Muslim and Arab-Canadian groups will ask a court on Monday why a Jewish judge accused of anti-Palestinian bias was cleared without a disciplinary hearing, when his own court would not have allowed him to hear cases involving litigants or Muslim lawyers.
The question, set out in documents filed with the Federal Court, is posed in the case of Justice David Spiro of the Tax Court of Canada. The Canadian Judicial Council (CJC), a disciplinary body, cleared the judge of several public complaints after his interference in the hiring of a director of human rights at the University of Toronto.
Federal Court Judge Catherine Kane is conducting a review of that decision in Toronto on Monday and Tuesday. The Arab Canadian Lawyers Association and other plaintiffs will direct Judge Kane to a controversial selection policy undertaken last fall in secret – but later revealed in court documents – in which the Chief Justice of the Court of tax, Eugene Rossiter, promised that his court would not assign a case to Judge Spiro that implicated anyone who was a member of the Islamic faith during the CJC complaint process. He also said Judge Spiro would recuse himself “from any case at any time” if anyone involved appeared to be of the Muslim faith.
“The fact that the Tax Court decided to take such an unusual step to address concerns about perceived bias should have signaled to the CJC that Judge Spiro’s conduct raised concerns about impartiality, integrity and independence of the judiciary, making it potentially incapable. to perform the duties of his office. Such a step cannot be ignored,” says a court filing from the National Council of Canadian Muslims, Arab Canadian Lawyers, the Canadian Muslim Lawyers Association and law professors Craig Scott and Leslie Green.
The Attorney General of Canada, who supports the decision of the judicial council, did not respond to the plaintiffs’ argument about the Tax Court’s stated attempt to exclude Muslims from the courtroom of the Judge Spiro. Judicial counsel is not a party to the case, but is stepping in to challenge a separate argument by plaintiffs that its proceedings were unfair to them.
Proposed human rights director Valentina Azarova was unanimously chosen by a hiring committee, but soon after Judge Spiro had a phone conversation with a fundraising official from university in September 2020, the university backed out of hiring the German researcher, citing immigration issues during the pandemic. Judge Spiro, a former board member of the Center for Israel and Jewish Affairs, an advocacy group, said he fears Dr Azarova’s published work on the Israeli-Palestinian issue will be controversial in the community Jewish and harm the university. reputation.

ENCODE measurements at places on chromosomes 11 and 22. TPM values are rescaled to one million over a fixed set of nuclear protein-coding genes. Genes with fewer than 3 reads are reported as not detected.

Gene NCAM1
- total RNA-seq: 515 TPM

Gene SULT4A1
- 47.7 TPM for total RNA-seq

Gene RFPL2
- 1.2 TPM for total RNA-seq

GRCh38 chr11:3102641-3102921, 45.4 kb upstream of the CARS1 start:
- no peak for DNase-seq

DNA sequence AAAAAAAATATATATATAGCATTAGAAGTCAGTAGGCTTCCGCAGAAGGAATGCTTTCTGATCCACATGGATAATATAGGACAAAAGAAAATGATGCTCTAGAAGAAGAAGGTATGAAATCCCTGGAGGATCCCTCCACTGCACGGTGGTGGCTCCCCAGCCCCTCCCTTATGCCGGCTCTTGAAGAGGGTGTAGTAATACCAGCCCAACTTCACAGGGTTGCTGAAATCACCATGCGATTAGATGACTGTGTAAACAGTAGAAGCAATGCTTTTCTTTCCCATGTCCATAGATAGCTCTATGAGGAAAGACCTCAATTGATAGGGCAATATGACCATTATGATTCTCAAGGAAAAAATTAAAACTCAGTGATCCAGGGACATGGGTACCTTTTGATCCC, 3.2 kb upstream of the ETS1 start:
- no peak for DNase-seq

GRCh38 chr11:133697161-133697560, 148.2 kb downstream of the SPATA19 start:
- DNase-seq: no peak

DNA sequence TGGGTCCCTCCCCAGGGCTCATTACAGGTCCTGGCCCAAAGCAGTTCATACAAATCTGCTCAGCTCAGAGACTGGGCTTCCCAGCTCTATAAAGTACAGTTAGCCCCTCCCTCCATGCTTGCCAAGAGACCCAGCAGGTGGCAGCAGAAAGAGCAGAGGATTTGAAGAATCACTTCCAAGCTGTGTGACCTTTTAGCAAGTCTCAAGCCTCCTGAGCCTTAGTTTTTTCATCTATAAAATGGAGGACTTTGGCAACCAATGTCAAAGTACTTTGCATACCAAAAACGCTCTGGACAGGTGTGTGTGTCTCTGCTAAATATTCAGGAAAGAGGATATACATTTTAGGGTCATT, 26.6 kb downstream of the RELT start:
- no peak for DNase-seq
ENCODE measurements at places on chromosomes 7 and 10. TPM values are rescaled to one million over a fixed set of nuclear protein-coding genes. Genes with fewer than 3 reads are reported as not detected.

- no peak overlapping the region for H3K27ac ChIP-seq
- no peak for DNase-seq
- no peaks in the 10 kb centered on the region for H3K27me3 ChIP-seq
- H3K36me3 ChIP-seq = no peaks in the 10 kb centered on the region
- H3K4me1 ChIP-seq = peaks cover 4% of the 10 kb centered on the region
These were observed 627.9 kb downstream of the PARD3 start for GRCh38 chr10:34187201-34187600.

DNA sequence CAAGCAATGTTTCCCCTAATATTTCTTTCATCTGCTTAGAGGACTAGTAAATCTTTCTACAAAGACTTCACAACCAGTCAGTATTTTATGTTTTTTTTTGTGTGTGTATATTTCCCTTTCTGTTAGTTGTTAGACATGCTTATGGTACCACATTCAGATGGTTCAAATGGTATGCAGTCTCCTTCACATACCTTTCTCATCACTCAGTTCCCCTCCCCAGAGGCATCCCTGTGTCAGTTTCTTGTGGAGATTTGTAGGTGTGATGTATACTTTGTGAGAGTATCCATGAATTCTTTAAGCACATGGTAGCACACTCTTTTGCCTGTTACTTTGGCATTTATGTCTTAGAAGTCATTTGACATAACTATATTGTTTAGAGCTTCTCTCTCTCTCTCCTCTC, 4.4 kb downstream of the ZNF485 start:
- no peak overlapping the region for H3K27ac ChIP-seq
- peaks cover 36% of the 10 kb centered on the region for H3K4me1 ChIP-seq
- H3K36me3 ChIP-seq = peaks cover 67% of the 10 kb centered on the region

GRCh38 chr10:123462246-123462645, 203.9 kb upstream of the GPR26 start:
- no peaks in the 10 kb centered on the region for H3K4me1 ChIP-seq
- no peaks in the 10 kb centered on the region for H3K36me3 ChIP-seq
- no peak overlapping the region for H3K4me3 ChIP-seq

This week’s hearing is the legal follow-up to a university controversy in which organizations boycotted the university. The school commissioned a report from former Supreme Court Justice Thomas Cromwell, which concluded that Justice Spiro’s actions did not influence the hiring decision. Last year, the school offered Dr. Azarova the job, and she turned it down.
The judicial council, made up of chief justices and associate chief justices, decided at an early stage of its review that Justice Spiro’s conduct did not warrant a recommendation for removal and therefore did not merit a public hearing. He determined that, although Judge Spiro made serious mistakes, he was motivated by a bona fide concern for the reputation of his alma mater and expressed remorse for his conduct.
Plaintiffs claim in a legal filing that the judicial council drew an “incomprehensible distinction” between Judge Spiro expressing concerns about the possible impact of Dr Azarova’s hiring and actively campaigning against her appointment.
They say Judge Spiro’s conduct has harmed the Palestinian-Canadian community. “Anti-Palestinian racism operates to silence the Palestinian experience and expressions of solidarity with Palestinians, including by labeling as anti-Semitic those who defend Palestinians and criticize Israeli policies or conduct.
They also claim that the CJC process was unfair because while it gave Judge Spiro ample opportunity to respond, it did not give plaintiffs an opportunity to offer follow-up information or receive communications before a final decision is made.
The CJC said it ensured procedural fairness by investigating and responding to complaints. He said the council is entitled to deference in its choice of procedures and that complainants are “entitled to minimal procedural rights – any duty of fairness is at the lower end of the spectrum”.
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